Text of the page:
Competent architects and landscape gardeners skillfully (sic) laid out the town and built the houses, so
that it is a gem of artistic attractiveness, with lawns and shade trees upon its well-paved streets, all kept
in the best order by the company....

Nothing is free, however, it being recognized as a lamentable fact that benefits got for nothing are not
much prized. ...There is no compulsion exercised about anything, and the people may live in the town or
elsewhere as they see fit, so that in practice the town contains about 3,500 operatives who work for the
company and about 1,000 who labour for other industries in the town or elsewhere, while some 500 of
the company's operatives live outside....

There are no saloons in the town, for no one is permitted to sell liquor, and as an additional protection
sufficient land is controlled around the outskirts of the town to complete man who must have spirits or
beer to go nearly a mile over the border to get it. This carefulness, combined with the excellent sanitary
arrangements and the vigour of a working population largely composed of people in the prime of life,
make the town an abnormally healthy place....

There is throughout Pullman an air of artistic harmony and neatness that is very attractive; while the
operatives and their families appear in a far better condition, and look as if they were of an improved
class compared with those usually seen in factory towns. ...If the content of the working men can be
secured by good treatment and pleasant surroundings, then the inhabitants of this model town ought to
be supremely happy."

Richard Ely, "Pullman - A Social Study" Harpers' New Monthly Magazine, Feb. 1885.

[Pullman] is one of the few men who have thought it a paying investment to expend millions for the
purpose of surrounding laborers with objects of beauty and comfort.... It is maintained that Pullman is
truly a philanthropic undertaking, although it is intended that it should be a profitable investment, and
this is the argument used: If it can be shown that it does pay to provide beautiful homes for laborers,
accompanied with all the conditions requisite for wholesome living both for the body and the mind, the
example set by Mr. Pullman will find wide imitation.... certainly it is a great thing to have demonstrated
the commercial value of beauty in a city of laborers.


William Carwardine, The Pullman Strike, 1894.

As seen from the railway by the passing tourist, it [Pullman] presents a beautiful picture. In fact it
appears to be a veritable paradise. Beautiful trees and flowers, pretty fountains, glimpses here and there
of artistic sweeps of landscape, gardens, rows of pretty little brick houses, church in the distance... all
present a beautiful picture to the passing traveler.

Mr. Pullman and his lieutenants love to s how this beautiful picture to the world. Pullman, the town, is
Mr. Pullman's idol, and in many respects he may well be proud of it....


Jane Addams (Chicago Settlement House Leader), "A Modern Lear," 1894.

The president of the Pullman Company doubtless began to build his town from an honest desire to give
his employees the best surroundings. As it developed it became a source of pride and an exponent of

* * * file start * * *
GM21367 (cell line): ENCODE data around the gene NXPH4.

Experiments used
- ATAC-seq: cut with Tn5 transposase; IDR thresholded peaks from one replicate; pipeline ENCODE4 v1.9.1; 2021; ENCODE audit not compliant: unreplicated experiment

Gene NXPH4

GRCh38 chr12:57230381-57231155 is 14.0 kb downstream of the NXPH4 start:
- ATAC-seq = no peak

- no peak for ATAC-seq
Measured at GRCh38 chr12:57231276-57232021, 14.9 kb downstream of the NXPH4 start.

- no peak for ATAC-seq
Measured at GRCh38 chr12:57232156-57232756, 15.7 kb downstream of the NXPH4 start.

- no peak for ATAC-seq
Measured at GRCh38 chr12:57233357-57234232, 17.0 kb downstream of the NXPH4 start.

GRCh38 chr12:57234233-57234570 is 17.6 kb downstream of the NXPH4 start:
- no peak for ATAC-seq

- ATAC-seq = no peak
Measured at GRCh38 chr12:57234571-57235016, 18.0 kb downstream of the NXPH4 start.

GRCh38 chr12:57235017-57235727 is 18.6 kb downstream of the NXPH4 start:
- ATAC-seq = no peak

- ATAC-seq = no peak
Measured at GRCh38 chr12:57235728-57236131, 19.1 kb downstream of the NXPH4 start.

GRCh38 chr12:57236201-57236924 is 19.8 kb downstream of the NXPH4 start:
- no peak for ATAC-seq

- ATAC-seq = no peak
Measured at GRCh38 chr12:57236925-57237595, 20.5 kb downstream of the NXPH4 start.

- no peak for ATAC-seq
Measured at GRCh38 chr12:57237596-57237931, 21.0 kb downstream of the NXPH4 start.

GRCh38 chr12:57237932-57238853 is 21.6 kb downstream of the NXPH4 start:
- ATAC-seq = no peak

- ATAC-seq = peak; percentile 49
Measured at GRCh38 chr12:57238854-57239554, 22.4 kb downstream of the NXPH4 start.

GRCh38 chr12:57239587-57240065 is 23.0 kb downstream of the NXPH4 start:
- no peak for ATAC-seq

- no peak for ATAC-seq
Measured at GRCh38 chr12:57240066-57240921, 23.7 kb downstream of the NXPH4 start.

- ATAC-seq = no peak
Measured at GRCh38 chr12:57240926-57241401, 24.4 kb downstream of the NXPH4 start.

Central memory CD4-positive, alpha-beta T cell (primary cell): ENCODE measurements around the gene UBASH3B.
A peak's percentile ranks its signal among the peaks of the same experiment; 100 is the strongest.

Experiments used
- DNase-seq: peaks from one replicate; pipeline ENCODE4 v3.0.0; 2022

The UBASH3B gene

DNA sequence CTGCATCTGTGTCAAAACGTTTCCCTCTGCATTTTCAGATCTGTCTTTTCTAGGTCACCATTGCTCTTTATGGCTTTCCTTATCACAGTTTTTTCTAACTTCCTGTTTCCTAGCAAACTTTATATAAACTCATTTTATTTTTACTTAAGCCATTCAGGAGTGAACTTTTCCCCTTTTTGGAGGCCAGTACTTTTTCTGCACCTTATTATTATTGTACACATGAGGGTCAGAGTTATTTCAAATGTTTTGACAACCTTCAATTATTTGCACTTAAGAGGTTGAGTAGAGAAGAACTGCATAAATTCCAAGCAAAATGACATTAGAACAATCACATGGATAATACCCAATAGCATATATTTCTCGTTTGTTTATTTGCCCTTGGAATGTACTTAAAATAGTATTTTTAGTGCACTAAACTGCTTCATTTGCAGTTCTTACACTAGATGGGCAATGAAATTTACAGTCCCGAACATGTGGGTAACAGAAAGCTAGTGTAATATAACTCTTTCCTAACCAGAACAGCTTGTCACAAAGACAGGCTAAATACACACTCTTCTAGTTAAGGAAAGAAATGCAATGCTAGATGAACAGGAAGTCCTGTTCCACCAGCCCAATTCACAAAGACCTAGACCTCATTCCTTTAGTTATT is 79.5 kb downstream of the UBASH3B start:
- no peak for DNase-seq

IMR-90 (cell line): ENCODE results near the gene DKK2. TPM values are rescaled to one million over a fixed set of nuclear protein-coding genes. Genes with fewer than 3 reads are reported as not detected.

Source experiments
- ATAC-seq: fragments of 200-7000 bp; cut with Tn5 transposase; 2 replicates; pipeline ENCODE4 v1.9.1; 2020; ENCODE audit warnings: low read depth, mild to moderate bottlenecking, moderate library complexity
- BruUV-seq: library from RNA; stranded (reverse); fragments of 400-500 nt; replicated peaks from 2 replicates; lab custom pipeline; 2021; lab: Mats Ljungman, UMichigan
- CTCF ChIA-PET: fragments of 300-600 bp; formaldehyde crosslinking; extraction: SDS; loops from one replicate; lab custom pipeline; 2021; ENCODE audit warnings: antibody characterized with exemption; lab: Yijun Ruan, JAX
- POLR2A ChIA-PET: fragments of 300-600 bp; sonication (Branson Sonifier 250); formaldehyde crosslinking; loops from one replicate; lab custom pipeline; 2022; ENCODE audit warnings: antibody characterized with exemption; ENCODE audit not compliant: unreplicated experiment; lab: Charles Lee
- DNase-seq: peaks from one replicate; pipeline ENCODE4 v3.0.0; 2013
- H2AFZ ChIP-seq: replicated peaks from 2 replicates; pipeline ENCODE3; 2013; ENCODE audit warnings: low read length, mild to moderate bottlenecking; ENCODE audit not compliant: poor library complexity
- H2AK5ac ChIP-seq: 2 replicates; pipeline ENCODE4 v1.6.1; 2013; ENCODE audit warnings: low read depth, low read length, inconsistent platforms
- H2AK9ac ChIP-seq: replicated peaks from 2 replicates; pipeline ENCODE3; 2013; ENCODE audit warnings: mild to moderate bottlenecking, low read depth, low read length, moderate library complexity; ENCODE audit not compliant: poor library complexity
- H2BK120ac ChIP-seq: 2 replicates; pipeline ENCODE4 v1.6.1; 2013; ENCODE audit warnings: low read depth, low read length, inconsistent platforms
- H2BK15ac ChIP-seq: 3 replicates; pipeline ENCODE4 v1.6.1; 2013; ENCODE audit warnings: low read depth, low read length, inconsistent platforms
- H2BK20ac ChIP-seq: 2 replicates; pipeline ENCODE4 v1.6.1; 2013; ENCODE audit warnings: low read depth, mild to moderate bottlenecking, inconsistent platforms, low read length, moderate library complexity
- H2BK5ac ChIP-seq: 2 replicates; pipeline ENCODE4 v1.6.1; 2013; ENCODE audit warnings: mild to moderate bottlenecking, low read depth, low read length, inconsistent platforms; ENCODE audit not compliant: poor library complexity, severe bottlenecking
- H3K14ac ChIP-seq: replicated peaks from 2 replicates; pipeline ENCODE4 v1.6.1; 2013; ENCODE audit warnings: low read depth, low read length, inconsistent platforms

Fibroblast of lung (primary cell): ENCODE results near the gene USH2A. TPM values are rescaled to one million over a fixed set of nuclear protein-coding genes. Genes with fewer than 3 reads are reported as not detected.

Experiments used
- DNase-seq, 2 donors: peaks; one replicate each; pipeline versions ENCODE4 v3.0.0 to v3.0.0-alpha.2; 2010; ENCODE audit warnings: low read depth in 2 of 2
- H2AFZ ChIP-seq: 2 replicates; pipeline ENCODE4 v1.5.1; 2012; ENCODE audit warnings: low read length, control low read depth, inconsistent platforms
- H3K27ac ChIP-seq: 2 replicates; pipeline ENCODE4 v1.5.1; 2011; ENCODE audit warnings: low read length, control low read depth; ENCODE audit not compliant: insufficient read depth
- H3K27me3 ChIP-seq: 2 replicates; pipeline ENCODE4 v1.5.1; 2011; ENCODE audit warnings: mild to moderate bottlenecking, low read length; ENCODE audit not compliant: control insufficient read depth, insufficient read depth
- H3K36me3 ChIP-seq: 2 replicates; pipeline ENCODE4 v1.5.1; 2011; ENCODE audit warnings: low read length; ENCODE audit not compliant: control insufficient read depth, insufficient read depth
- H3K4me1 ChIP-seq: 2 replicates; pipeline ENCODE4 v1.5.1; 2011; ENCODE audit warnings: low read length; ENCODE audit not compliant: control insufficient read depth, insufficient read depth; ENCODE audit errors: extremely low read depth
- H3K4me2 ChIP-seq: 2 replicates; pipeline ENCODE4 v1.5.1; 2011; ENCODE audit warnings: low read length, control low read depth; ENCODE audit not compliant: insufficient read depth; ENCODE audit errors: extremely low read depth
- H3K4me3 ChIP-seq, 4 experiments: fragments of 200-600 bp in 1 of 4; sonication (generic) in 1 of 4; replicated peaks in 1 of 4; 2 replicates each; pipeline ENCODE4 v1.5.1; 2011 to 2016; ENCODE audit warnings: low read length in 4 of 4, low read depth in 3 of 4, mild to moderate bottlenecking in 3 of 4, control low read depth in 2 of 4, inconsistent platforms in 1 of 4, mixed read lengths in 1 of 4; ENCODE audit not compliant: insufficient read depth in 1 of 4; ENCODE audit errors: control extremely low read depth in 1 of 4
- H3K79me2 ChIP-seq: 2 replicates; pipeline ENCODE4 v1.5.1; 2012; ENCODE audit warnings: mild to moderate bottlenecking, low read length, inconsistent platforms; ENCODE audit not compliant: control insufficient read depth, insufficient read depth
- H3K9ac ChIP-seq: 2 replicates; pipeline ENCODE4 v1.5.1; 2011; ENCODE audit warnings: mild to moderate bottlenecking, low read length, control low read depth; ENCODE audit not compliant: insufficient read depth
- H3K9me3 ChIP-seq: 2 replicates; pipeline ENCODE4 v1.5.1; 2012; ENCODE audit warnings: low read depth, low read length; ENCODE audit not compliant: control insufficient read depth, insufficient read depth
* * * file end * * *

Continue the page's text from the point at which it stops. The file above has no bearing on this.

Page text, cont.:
power that he cared most for when it gave him a glow of benevolence. Gradually, what the outside
world thought of it became of importance to him and he ceased to measure its usefulness by the standard
of the men's needs.


Report, New York Sun, December, 1883.

A stranger arriving at Pullman puts tip at a hotel managed by one of Mr. Pullman's employees, visits a
theater where all the attendants are in Mr. Pullman's service, drinks water and burns gas which Mr.
Pullman's water and gas works supply, hires one of his [horse and carriages] from the manager of Mr.
Pullman's livery stable, visits a school in which the children of Mr. Pullman's employees are taught by
other employees, gets a bill charged at Mr. Pullman's bank, is unable to make a purchase of any kind
save from some tenant of Mr. Pullman's, and at night is guarded by a fire department, every member of
which from the chief down is in Mr. Pullman's service.

Richard T. Ely, "Pullman A Social Study," Harpers' New Monthly Magazine, February, 1885.

Rents are probably about three-fifths what they are in Chicago .... The wages paid at Pullman are equal
to those paid for similar services elsewhere in the vicinity.... Unskilled laborers - and they are perhaps
one-fourth of the population - receive only $1.30 a day: but there are other corporations about Chicago
which pay no more, and Pullman claims to pay only ordinary wages. Many of the mechanics earn $2.50
or $2.75 a day, some $3 and $4.... Those who receive but $1.30 have a hard struggle to live, after the
rent and water tax are paid. On this point there is unanimity of sentiment, and Pullman does
comparatively little for them.... They are crowded together in the cheap flats, which are put as much out
of sight as possible, and present a rather dreary appearance, although vastly better than the poorer class
of New York tenements.

The great majority at Pullman are skilled artisans and nearly all with whom the writer conversed
expressed themselves as fairly well satisfied with their earnings....